Kauai News

Join Hōkūleʻa, Hikanalia on Virtual Voyage to Tahiti

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The crews of Hōkūleʻa and her sister canoe Hikanalia on their way to Tahiti and those at home can now follow their voyage virtually.

Waahonua.com, named after Waʻa Honua, meaning Canoe for the Earth, is a digital platform that will follow the Polynesian Voyaging Society to French Polynesia and back on the Kealaikahiki Voyage and join the canoes for the Moananuiākea Voyage that begins next year.

Created for general audiences and learners of all ages, the platform features video stories, articles, and educational resources focused on developing the “Navigator Mindset.” Content will be produced by PVS and also curated from educational and research partners including Kamehameha Schools, Arizona State University, University of Hawaiʻi and Bishop Museum.

PVS officials hope waahonua.com will grow in size and scope as Hōkūleʻa and Hikianalia connect people around the globe to the magic of Polynesian wayfinding and the imperative to make better choices for our earth.


“Our hope is for waahonua.com to become a digital global hub that carries the critical cargo of our community’s values, lessons, and stories, and connects all the partners and the people who are part of our larger Mālama Honua voyage and movement, no matter where they are around the world,” said Nainoa Thompson, pwo navigator and PVS chief executive officer.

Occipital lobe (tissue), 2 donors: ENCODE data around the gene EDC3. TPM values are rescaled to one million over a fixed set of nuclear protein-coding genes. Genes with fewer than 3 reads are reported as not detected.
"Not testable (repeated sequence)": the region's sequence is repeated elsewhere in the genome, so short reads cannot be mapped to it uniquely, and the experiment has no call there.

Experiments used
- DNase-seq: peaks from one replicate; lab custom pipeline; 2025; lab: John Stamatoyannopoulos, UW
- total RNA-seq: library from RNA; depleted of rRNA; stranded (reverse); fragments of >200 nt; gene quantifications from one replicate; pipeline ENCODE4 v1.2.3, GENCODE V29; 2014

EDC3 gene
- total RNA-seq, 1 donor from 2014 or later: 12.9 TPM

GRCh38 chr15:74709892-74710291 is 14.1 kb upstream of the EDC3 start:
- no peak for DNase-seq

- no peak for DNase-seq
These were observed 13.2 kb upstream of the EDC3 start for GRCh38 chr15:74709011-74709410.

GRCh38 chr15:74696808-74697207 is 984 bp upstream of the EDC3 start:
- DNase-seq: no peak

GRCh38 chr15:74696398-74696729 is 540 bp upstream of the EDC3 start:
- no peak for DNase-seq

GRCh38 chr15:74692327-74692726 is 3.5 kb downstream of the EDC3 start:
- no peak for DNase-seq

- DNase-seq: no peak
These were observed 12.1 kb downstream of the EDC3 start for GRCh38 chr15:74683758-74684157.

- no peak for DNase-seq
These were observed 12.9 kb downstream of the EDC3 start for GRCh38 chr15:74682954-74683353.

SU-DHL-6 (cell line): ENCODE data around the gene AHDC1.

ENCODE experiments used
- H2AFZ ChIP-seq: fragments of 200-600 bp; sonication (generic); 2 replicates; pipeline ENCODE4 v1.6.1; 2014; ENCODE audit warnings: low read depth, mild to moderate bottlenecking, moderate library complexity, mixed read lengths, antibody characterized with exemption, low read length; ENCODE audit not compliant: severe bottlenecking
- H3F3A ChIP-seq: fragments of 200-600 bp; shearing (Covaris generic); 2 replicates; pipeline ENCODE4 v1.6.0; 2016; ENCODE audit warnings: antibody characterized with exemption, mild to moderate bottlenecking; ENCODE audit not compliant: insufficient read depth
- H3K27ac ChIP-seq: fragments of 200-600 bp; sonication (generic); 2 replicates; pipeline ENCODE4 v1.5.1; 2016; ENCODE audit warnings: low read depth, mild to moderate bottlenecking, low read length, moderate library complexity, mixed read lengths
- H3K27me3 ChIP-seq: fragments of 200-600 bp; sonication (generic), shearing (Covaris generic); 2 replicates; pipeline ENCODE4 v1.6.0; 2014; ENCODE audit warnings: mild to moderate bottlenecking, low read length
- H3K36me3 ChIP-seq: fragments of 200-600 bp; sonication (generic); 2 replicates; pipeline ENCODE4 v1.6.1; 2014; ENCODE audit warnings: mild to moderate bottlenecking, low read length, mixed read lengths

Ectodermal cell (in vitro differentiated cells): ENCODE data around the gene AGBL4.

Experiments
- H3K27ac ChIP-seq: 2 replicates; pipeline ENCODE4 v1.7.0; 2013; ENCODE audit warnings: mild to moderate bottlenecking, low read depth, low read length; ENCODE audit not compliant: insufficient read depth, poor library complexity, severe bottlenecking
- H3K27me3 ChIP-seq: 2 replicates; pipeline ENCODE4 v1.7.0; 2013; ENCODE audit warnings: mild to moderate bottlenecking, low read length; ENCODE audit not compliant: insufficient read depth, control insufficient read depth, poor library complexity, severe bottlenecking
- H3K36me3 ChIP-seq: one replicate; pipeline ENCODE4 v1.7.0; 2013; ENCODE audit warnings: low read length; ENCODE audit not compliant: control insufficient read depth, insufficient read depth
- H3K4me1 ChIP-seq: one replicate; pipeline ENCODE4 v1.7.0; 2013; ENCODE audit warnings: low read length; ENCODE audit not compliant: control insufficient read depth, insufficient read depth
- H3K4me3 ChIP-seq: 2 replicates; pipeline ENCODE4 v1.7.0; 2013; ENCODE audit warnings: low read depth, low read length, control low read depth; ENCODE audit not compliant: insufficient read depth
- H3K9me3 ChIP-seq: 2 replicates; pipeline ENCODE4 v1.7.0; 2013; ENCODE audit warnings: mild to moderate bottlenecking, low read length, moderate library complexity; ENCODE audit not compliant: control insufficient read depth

Daily followers of waahonua.com will find fresh stories highlighting the genealogy of Hōkūleʻa, its founders and early voyages connecting the people and places that sparked the Hawaiian cultural renaissance; conversations with anthropologists, archaeologists and scientists about cultural evolution and natural systems; and navigation and crew updates as the canoes sail to and from Tahiti, and, eventually, around the Pacific Ocean.

“The great navigators of the Pacific had a deep understanding of the systems of nature and how their vessels interacted with those systems, as well as the values needed to successfully voyage over long distances,” Thompson said. “PVS voyages to perpetuate and deepen this knowledge, which is critical to protecting our planet. Our young crews are learning that deep connection, and so will anyone who voyages with them on Waʻa Honua.”


The site also highlights navigational lessons, learning resources, and games available on Kamehameha Schools’ new Holomoana website for teachers and students, as well as heritage lessons related to the Kealaikahiki Voyage and developed by the KS Kaʻiwakīloumoku Pacific Indigenous Institute. Additional features being developed for waahonua.com include virtual expeditions, live streams and moderated discussions.

“Connected by common values, the crew of the virtual canoe includes universities, schools, educators, scientists, explorers, storytellers, artists, elders, young leaders, policymakers, innovators, and anyone who has a gift for the planet,” Thompson added. “As each partner steps on board, he, she, they make a promise to the earth. Everyone can be a navigator of their own voyage for the future of the earth.”

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